Which brings us to the quest Elemental Bonds. One of the centerpieces of the 4.2 patch, Rage of the Firelands, this quest served as Staghelm's coming out party as an actual villain. Malfurion and the four Dragon Aspects unite to attempt to restore the World Tree. Five of Staghelm's most hated enemies, and Staghelm's hatred has brewed for millennia. Malfurion would go on to lead an assault into the heart of the Firelands, and eventually permanently destroys Ragnaros, Staghelm's new master. Not only does Staghelm hate Malfurion, but Malfurion is also a present threat to Staghelm's new employer. It's a two for one deal for vengeance, always a good move. So, with Staghelm's history, circumstance, and new found power, he crashes the ritual. His five most hated enemies, caught distracted and vulnerable. So what does he do? He attacks Thrall.
A story that Blizzard has been brewing for seven years in real life, and spanning thousands of years in game, and they wreck the ending just to show how awesome Thrall is. That's how destructive Thrall has become to the fabric of the narrative of the game. He's creeping into story arcs that don't involve him, and ruining the endings. Characters are taking complete 180s to bow to the amazing Go'el.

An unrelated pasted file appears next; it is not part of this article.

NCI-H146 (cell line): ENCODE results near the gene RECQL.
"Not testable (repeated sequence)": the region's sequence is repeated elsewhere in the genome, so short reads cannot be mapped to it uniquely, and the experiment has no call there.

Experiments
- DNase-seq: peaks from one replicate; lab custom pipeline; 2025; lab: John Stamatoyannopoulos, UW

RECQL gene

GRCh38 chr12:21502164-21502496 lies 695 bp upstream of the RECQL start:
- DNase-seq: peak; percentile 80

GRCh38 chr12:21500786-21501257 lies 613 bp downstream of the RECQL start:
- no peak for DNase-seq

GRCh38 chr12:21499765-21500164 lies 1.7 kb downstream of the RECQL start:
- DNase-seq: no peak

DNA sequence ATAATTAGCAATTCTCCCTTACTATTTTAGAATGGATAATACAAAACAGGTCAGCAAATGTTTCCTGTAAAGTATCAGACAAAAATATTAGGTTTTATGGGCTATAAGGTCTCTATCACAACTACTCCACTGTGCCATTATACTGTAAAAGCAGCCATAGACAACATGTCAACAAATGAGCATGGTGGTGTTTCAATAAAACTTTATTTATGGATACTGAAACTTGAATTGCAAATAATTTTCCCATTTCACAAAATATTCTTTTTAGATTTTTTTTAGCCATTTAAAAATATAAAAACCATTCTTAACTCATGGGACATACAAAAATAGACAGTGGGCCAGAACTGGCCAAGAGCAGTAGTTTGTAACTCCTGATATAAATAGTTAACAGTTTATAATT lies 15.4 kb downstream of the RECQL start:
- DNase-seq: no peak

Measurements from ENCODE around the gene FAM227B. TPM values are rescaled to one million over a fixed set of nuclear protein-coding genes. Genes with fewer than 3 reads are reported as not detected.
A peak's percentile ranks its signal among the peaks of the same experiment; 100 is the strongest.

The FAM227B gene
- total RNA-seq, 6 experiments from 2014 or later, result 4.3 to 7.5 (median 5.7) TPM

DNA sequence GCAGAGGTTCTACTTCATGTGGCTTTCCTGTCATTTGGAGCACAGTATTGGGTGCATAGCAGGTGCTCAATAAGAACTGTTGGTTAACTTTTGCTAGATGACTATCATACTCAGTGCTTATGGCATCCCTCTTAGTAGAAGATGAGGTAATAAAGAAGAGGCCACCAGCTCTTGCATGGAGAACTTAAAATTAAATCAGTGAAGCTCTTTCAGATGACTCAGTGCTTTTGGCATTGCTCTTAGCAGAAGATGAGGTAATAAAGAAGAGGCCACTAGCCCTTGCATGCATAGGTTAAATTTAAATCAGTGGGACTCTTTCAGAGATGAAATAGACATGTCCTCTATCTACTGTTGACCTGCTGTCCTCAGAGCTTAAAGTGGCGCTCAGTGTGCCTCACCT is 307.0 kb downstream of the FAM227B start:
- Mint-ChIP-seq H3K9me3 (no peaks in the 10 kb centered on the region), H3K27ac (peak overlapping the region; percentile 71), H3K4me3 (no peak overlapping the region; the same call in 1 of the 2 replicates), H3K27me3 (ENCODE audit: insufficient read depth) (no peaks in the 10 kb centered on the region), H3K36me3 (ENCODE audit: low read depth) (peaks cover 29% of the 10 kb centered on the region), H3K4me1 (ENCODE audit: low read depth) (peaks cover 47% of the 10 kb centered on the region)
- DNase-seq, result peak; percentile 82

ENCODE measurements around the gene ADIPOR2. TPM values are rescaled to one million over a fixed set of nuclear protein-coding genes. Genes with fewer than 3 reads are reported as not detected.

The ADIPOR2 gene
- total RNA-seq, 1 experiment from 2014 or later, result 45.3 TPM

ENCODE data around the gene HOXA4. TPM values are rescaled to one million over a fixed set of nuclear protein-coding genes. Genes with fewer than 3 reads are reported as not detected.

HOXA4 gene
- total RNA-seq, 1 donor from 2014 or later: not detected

There's a term for characters like this. They're called Mary Sues. They're generally reviled for being an extremely disruptive force in narratives. A lot of times, they serve as author inserts. A way for the writer to live out his story vicariously through the character. This isn't always the case, but they manifest as characters that lack depth. While this is OK for peripheral characters who don't impact the story greatly, when it's the main character, by dint of the amount of time the reader or player spends dealing with the character, they have to be believable. Familiarity breeds contempt. The more time you spend with a character the more the little flaws in the story irk you. It was fine back in Vanilla when Green Jesus could sit on his Throne in Ogrimmar and generally not bother anyone because the story at the time was about the player-character, and as such, it welded itself to the person playing that character quite well. It's the classic silent protagonist that worked so well for Link, Mario, and Crono in earlier games.